As the child life field continues to grow many students are completing a practicum before they start their internship. It is a unique learning experience for the student, but also for the preceptor. Many specialists will strengthen their skills in teaching, communicating and self-reflecting during this supervisory role.
I am happy to share one specialists experience as a first time preceptor in a child life practicum. Sarah is a Certified Child Life Specialist and blogger at A Little Playfullness, a site dedicated to therapeutic activities for child life specialists in their work.
A few of you may be wondering what a child life practicum student is. While it’s not necessary for certification, it has become the common practice that students who are pursuing a child life career first perform a 100 to 200 hour practicum experience prior to applying for internship positions. The goal of the practicum is to gain an introduction to child life through observation, written assignments, and interactions with patients, families, and the healthcare team. Students shadow child life specialists throughout their day, observing health care preparation, procedure support, medical rounding, and bereavement services, to name a few. Their assignments include weekly journal write ups, article reviews, in-services, developmental observations, and implementation of planned therapeutic activities. Depending on the facility, there may be additional assignments as well.
My experience as a practicum preceptor was incredibly insightful. Not only did it take me down memory lane to when I was a practicum student, it was also very interesting to see the other side of the fence. I found that it was important to encourage my student to really process the different interactions she saw and always look for ways to connect theory to practice. In our field, it’s important for us to be able to talk about the theory behind the tools and techniques we choose to use. When students interview for internships, they are expected to be able to talk about the theories and use examples. By practicing it during their practicum, that portion of the interview is easier.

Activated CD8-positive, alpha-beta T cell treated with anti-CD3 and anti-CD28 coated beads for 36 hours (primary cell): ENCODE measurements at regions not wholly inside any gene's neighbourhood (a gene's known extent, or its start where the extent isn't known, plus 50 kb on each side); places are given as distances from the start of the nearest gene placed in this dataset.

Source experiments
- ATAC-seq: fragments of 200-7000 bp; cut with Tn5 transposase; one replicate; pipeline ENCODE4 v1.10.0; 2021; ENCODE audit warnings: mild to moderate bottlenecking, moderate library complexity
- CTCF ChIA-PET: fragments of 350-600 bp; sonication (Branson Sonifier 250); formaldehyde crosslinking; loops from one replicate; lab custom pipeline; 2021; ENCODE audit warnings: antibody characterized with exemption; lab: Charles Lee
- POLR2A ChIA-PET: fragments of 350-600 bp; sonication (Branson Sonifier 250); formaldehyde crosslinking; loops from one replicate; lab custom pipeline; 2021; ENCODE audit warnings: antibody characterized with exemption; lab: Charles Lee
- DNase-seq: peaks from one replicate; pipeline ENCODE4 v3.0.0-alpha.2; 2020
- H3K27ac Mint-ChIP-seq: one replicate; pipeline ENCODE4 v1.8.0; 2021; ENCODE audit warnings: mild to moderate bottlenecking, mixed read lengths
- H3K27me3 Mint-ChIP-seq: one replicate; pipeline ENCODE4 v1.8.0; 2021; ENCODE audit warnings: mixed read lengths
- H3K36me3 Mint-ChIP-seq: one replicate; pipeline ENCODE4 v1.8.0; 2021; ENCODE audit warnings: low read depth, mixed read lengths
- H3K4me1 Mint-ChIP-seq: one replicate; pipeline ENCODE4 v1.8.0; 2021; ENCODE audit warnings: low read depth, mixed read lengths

Another thing I practiced was the art of not beating around the bush. I’m not going to lie. I love to talk. This is good, because being a practicum preceptor means you do a lot of talking. At the same time, there is such a thing as talking too much and going off on wild tangents. I think I’ve gotten pretty good about not going off on tangents and being concise when I explain things. Though sometimes my wild tangents have a point, I promise!
Finally, I learned the importance of letting go. Practicum students come to learn and I think the best way to learn is to practice. While practicum students don’t do procedure supports and preparations like interns, they definitely practice things like creating and implementing therapeutic activities. It was my job to coach my student in regards to things like therapeutic activities and encourage her to try things on her own when she was ready. My practicum student was awesome and always game to try new things. It was a wonderful honor to get to see her grow this summer. I can’t wait to see how she does in the future and I’m looking forward to meeting my next student!
To learn more about Sarah and her child life experience, follow her blog at ALittlePlayfullness.wordpress.com